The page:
Primary care physicians equipped to practice in rural locations are in dire need across the country. According to the Centers for Disease Control, there’s a “striking gap” in health between rural and urban Americans. The causes are complex, but socioeconomic conditions and access to healthcare play a role. Rural Americans have higher rates of cigarette smoking, high blood pressure, and obesity, according to the CDC. They also have higher rates of poverty, and are less likely to have health insurance. All of this translates into patients who are more at risk for death from preventable causes as compared to their urban counterparts. In this series on the UVM Larner College of Medicine blog, we explore what students experience during rotations in more rural areas, and how it shapes their thinking about their own career paths and the practice of medicine overall.
In this final post in the series, Harshal Athalye ’20 talks about his pediatrics clerkship at North Country Hospital in Newport, a small city in the heart of Vermont’s Northeast Kingdom.
What was a typical day like?
On a typical day, I arrived for rounds at the nursery at 8 a.m. to assess newborns and talk to the parents about any complications of the birth, what to expect, when to discharge, and answer any questions. I performed a full newborn physical and assessment. From there we went to clinic around 9 a.m., which included a plethora of complaints from colds, to rashes, to unimmunized children with rashes, emergent acute visits, ER consultations, OBGYN birthing complications, and routine well-child checks. I was able to develop a wide range of skills, including performing well-child checks based on the age of the patient, and learning how to answer questions raised by anxious parents. With ER visits I was able to develop my acute history of present illness question/quick assessment and plans, and with OBGYN I was able to see the birth process, develop an APGAR scoring and see an intubation of a meconium baby.
Did you spend the bulk of your time with one preceptor – what was that like? What did you learn from him or her?
I spent 97 percent of my time with Dr. Bannach. It was an amazing experience to see her work. She has such a calm, optimistic, and healing personality. I learned a lot from her mentorship, but perhaps the one thing I admired the most about Dr. Bannach was the way she handled intricate cases – whether it be children who were unimmunized due to parental decisions, or acute ER visits – with such a calm and thorough manner. Many of the patients we saw had a troubled history, and Dr. Bannach knew the idiosyncrasies of each patient. She truly has a strong relationship with her patients, which goes to show you the power of primary care when coordinated correctly.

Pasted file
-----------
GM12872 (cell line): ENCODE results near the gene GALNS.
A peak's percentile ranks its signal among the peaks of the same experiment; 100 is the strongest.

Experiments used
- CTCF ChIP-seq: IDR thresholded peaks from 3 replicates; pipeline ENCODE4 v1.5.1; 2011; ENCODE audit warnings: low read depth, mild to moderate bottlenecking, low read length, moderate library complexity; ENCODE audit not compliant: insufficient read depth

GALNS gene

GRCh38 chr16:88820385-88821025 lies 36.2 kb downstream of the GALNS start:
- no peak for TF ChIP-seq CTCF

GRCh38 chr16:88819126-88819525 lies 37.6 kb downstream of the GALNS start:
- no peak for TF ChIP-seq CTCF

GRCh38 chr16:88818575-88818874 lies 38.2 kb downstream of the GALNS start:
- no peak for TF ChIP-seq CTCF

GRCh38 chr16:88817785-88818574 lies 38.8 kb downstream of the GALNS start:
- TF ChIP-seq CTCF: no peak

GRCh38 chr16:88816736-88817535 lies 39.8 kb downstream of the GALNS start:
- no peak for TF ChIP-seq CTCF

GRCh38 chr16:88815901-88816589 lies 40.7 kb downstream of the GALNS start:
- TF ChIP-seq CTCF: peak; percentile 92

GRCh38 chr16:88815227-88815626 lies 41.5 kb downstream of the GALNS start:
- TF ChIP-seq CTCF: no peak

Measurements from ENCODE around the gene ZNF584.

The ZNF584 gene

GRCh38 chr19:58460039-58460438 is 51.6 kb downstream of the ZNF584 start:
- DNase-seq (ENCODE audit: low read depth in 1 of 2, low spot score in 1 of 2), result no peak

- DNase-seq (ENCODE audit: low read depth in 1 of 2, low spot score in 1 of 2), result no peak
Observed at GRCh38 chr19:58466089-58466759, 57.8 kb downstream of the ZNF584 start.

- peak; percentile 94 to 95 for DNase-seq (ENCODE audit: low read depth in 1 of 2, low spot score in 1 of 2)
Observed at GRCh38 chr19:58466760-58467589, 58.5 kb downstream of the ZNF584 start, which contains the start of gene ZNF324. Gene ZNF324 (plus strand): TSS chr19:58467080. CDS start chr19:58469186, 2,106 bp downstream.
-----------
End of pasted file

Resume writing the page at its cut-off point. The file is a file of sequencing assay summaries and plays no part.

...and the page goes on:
What surprised you about working in a rural location like Newport? What were some things you learned or took away that you didn’t expect?
Rural medicine is a beast in and of itself – the plan of attack when it comes to treatment is rarely straightforward. When I first entered rural medicine, I always envisioned it as an isolated sector that took care of small health concerns and transferred any complex cases directly to UVM Medical Center, so I was nervous that I was not going to be able to see intricate cases. I was obviously wrong. Some patients, for a multitude of reasons, seek help only when absolutely necessary, thus, often we found ourselves facing some serious medical conditions.
Do you have any interest in practicing in a rural location? How has this experience helped to shape your thinking about practicing in rural areas versus larger cities or suburban areas?
At the start of the rotation, I thought I had ruled out working in a rural area due to its potential isolation. But one pearl that has stuck with me from Dr. Bannach is that specialists are just a phone call away. Technology continues to close the communication gap for rural medicine, making it feel much less secluded. Though I am unsure of what my future holds in terms of medicine, after working with Dr. Bannach, I am considering rural medicine as a career path.